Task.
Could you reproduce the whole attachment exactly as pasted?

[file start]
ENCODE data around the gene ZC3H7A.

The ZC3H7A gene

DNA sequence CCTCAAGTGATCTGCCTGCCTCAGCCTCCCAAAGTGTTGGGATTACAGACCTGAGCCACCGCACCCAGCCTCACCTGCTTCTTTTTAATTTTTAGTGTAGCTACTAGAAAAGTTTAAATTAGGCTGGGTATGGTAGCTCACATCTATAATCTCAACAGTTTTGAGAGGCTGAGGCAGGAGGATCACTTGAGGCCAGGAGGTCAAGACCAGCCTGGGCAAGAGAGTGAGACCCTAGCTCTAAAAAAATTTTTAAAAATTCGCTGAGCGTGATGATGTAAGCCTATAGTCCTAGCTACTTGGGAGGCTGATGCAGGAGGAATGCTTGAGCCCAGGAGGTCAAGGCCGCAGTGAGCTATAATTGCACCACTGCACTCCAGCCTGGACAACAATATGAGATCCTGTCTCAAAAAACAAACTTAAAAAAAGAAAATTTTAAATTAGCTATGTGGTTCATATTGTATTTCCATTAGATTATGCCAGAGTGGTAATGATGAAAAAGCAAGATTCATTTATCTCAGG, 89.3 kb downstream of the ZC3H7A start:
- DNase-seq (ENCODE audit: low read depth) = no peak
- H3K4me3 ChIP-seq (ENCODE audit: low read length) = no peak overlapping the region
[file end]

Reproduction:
ENCODE data around the gene ZC3H7A.

The ZC3H7A gene

DNA sequence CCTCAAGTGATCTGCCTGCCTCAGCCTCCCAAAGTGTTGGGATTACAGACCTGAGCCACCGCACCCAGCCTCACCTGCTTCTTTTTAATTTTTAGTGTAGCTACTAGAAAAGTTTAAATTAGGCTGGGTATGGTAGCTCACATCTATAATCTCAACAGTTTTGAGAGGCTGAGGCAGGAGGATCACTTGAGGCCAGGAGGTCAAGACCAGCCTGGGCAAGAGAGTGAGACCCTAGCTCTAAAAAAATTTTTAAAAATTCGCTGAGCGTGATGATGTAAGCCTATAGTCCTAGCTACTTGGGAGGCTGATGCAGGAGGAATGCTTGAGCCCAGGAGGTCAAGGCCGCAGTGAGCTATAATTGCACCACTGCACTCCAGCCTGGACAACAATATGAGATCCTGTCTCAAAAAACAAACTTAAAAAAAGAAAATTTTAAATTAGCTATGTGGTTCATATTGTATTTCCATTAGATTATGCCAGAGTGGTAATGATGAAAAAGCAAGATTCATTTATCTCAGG, 89.3 kb downstream of the ZC3H7A start:
- DNase-seq (ENCODE audit: low read depth) = no peak
- H3K4me3 ChIP-seq (ENCODE audit: low read length) = no peak overlapping the region